It seems black children often had a rather harsh upbringing in these environments and you are pointing in your book to some long-term implications—how do these childhood experiences and stereotyping craft modern images of African Americans?

CLW: Many ideas of childhood were developed in relation to constructions of the modern child which emerged in the nineteenth century. Modern constructions of children as innocent and in need of adult intervention produced contemporary systems and treatment of children including child-labor laws, foster-care, public schooling, and the category of the juvenile delinquent. Black children were neglected in all of these systems beginning in the nineteenth century and in my book. Black children’s increasing and continuous indenture throughout the nineteenth century challenged evolving limitations on the use of children’s labor. The paternalistic and racialized judgements on Black families as part of the orphanage movement set the terms for their discrimination and disproportionate representation in the current foster care system. After emancipation, Black children were deprived of equal schooling and in spite of the activism and gains made by African American children and adults in the nineteenth century, the U.S. education system is still segregated and unequal on racial lines in many places. And in the nineteenth century and today, Black children are overrepresented as juvenile offenders and adultified criminal courts—sentenced as adults. In these ways, dominant society has systematically barred Black children from social protections of childhood, impacting their ability to be fully recognized as children.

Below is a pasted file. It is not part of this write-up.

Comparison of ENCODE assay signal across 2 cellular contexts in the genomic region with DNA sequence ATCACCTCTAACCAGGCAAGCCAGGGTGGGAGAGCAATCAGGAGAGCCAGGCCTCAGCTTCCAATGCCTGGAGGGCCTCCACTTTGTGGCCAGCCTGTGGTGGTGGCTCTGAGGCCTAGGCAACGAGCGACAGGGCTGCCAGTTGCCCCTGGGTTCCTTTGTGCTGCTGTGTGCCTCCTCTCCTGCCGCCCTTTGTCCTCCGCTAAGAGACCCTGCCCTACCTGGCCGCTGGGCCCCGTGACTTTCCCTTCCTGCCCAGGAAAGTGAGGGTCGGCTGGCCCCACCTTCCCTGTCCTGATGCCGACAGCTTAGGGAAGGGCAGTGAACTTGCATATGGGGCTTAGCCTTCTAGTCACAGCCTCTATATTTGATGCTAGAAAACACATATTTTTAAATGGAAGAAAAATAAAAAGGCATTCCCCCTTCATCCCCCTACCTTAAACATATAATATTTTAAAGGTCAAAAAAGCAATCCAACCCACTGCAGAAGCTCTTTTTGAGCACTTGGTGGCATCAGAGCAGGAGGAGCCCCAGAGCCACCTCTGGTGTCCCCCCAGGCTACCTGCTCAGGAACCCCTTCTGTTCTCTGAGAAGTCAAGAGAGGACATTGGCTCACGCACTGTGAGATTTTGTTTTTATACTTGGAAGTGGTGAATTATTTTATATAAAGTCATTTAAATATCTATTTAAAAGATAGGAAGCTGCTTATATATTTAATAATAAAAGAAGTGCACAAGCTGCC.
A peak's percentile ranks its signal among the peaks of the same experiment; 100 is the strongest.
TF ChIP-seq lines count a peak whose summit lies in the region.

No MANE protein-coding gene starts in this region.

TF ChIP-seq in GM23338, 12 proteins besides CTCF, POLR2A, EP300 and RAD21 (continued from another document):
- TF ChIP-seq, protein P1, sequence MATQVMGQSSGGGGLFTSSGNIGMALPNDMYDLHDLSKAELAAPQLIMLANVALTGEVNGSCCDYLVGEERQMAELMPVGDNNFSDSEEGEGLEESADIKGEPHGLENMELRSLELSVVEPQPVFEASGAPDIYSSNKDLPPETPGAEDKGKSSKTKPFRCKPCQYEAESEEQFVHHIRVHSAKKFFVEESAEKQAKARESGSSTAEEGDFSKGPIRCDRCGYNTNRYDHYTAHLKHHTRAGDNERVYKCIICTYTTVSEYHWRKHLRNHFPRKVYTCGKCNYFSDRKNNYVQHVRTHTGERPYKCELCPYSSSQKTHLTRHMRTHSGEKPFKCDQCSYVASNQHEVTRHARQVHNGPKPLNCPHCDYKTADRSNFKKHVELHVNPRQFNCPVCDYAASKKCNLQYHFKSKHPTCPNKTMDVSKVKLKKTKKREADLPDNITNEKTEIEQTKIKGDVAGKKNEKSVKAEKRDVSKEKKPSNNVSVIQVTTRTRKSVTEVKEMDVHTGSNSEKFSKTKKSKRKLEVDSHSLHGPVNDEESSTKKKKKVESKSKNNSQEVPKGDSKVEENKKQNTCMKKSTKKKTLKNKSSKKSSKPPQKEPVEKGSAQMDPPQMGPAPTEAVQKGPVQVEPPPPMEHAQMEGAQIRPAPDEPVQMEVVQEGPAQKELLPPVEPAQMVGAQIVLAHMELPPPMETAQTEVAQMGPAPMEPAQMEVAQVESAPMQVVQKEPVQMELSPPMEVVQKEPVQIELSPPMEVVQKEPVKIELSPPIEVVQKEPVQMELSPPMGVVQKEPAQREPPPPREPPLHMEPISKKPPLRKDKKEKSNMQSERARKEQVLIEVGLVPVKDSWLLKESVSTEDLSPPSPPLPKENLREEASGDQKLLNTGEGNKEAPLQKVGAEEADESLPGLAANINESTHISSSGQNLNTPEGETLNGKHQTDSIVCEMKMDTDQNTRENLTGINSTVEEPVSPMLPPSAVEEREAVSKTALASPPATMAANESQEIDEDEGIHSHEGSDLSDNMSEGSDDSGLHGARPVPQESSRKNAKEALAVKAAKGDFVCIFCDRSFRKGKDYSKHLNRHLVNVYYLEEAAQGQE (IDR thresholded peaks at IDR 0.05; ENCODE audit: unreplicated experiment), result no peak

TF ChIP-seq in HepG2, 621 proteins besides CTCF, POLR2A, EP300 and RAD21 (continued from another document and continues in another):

To draw to a close, this was a fascinating study, what are your future plans?

CLW: When researching, Beyond the Boundaries of Childhood, I uncovered the virtually unacknowledged yet shocking phenomenon of the imprisonment of Black children in adult penitentiaries. I began to trace the treatment of Black women and children in early prisons and discovered that Black children, especially Black girls, experienced extremely harsh punishments including lifetime sentences and even execution. This is the subject of my next book—the criminalization of Black women and children in the criminal reform movement of early America, tentatively titled, Criminalizing Freedom.